KitchenAid Ice Cream Maker attachment
What is the KitchenAid Ice Cream Maker attachment?
Compatible with KitchenAid’s tilt-head and bowl-lift stand mixers, this Ice Cream Maker Attachment is a three-part accessory that turns your iconic beating and baking machine into an at-home gelateria. Keep the bowl in the freezer as recommended to churn out delicious desserts at the first sign of a sunny day, from sorbets and sherbets to ice cream and frozen yogurts.
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KitchenAid Ice Cream Maker attachment – Design and Features
Practicality is the name of the game with the Ice Cream Maker attachment. Its robust, double-walled insulated bowl is all tough white plastic with a functional design. The bowl is filled with liquid that, when frozen, helps the contents to freeze evenly. Tilt-head mixer owners may puzzle at its oddly shaped perforated handles, but these allow compatibility with the bowl-lift mixers, too, since it attaches on either side. So, if you upgrade your mixer to a different style, there’s no need to replace the Ice Cream Maker, too.
A ‘dasher’ paddle sits within the bowl and is turned by a connecting drive assembly. This slides onto the motor head of the mixer; it’s double-sided to accommodate different sizes. The mixer is then operated on the lowest speed for the optimum conversion rate of freezing before the mixture can be scooped out and ‘ripened’ in the freezer for a harder consistency.
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KitchenAid Ice Cream Maker attachment – What is it like to use?
The instructions for fitting the Ice Cream Maker looked quite daunting, but putting it together was surprisingly simple. I was using a tilt-head mixer and sliding the drive assembly in place was. There are pointers in the instructions about how to get the best results with the Ice Cream Maker, plus recipes that require advance preparation – this is more an attachment for adventurous cooks, rather than making speedy desserts for the kids.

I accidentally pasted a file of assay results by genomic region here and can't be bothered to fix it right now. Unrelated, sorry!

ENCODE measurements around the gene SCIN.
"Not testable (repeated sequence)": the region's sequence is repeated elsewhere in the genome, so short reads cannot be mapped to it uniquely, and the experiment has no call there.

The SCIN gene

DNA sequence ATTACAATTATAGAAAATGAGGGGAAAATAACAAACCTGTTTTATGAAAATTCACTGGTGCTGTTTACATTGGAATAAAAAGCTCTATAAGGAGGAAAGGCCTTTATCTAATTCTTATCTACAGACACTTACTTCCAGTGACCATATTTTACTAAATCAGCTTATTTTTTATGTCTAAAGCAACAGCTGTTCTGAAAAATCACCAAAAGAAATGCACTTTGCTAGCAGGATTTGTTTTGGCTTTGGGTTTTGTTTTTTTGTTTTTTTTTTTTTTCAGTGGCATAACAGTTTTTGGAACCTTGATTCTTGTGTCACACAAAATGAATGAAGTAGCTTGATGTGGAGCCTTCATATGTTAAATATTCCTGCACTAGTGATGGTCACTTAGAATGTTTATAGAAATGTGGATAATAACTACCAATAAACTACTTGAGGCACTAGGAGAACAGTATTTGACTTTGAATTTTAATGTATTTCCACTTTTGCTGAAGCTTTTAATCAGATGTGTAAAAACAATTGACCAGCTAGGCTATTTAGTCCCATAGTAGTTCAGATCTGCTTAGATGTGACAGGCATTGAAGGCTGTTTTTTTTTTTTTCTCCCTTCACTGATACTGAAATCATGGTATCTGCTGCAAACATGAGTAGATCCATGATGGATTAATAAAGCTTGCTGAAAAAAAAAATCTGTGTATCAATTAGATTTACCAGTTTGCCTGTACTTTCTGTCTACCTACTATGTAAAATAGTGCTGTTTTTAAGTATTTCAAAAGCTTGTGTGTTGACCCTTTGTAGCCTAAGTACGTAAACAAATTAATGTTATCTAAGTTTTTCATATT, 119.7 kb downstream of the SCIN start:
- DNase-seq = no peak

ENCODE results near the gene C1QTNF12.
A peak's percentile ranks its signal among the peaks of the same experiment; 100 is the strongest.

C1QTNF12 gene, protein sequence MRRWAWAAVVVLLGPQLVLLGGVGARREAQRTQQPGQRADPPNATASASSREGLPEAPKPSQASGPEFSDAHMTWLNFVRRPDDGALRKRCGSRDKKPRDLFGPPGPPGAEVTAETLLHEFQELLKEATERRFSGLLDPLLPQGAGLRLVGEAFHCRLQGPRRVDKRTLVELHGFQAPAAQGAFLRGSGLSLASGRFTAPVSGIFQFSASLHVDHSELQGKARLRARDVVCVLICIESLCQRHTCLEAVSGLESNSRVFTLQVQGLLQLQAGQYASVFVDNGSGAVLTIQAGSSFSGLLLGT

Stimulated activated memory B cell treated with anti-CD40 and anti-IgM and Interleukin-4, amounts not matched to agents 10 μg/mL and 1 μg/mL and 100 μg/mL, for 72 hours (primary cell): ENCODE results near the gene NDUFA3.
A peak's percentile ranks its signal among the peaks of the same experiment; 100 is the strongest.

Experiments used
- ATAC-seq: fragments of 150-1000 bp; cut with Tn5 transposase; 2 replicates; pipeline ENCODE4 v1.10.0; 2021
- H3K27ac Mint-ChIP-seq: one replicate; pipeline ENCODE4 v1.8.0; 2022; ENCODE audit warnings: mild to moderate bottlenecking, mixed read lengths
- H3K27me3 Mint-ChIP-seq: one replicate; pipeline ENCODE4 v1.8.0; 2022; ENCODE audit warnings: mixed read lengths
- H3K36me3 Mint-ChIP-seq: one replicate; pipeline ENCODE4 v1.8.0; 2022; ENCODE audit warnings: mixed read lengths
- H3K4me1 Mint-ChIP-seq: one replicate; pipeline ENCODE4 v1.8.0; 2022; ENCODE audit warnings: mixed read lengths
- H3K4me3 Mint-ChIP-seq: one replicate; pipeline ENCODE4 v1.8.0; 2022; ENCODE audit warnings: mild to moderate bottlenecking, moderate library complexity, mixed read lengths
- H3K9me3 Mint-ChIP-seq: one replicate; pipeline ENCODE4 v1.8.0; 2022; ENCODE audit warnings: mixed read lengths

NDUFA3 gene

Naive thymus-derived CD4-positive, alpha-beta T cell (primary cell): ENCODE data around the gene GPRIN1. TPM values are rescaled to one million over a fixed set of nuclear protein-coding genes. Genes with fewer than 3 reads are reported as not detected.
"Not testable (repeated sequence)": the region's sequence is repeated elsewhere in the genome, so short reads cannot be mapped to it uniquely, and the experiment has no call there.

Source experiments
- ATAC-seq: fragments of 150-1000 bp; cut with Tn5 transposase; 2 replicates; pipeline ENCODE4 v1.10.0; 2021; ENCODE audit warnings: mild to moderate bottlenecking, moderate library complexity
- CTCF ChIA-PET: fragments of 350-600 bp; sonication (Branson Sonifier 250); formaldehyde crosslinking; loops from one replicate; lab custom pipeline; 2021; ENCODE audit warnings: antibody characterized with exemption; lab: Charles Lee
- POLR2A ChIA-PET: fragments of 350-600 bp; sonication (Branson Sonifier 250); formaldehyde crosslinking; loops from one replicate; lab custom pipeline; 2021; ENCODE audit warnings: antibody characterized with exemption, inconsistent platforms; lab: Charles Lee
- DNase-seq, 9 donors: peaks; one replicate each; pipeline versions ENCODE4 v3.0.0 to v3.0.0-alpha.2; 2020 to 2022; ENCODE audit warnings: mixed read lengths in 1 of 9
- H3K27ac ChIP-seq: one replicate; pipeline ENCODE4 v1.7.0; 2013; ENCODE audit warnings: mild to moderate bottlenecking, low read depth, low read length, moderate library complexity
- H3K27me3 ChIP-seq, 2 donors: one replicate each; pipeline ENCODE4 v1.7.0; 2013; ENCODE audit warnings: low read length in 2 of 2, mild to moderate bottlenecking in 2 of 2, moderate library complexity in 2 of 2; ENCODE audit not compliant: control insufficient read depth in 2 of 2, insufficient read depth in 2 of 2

The bowl needs to be frozen for a minimum of 15 hours in advance, ideally at the back of a freezer. Since it’s quite bulky, I had to remove a drawer and a shelf from the freezer to fit it in.
I started by making blueberry sorbet. After processing the fruit to a smooth paste and straining to separate the liquid before chilling, I added this to a pre-made, cooled sugar syrup. The Ice Cream Maker needed to be running on a low stir speed before adding the mixture to the bowl. Chilling the juice had resulted in some gelling, so it was messy to pour it in smoothly once the paddle was turning. I left the Ice Cream Maker churning for slightly longer than the recommended 12 minutes – but, unfortunately, it remained slushy, with the mixture around the bottom and sides of the bowl more frozen. Decanting it into a container, I left it to freeze for two hours. The final sorbet was much firmer.
Next, I tried making gingerbread ice cream, a recipe that required advance cooking. Gingerbread, egg yolks, honey and sugar were added to hot whole milk to create a thick batter that was chilled overnight. The following morning, I assembled the Ice Cream Maker and again set it on a low speed. Decanting the mixture while the machine was running was messy; the consistency was too thick to pour. After about 20 minutes of churning, I removed it from the bowl. The consistency was relatively soft in the middle, like semifreddo, but completely frozen on the bottom and the sides. After overnight freezing, the ice cream was hard and could be scooped out smoothly once it had been removed from the freezer for a few minutes.
Both the dasher and drive assembly can be cleaned by hand or in the dishwasher. The bowl needed to defrost before being cleaned by hand, which delayed clean-up somewhat.
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Should I buy the KitchenAid Ice Cream Maker attachment ?
The Ice Cream Maker is a great way for existing KitchenAid mixer owners who are keen cooks to expand their repertoires. Its recipes have been designed to encourage experimentation but may require a few attempts to achieve perfect results. Where the Ice Cream Maker excels, though, is in its robust feel, and – since it’s an open bowl – offering the ability to add fruit, nuts or chocolate chips towards the end of the churning.
A crowd-pleaser – if you have big ideas for ice cream flavours and a freezer size to match.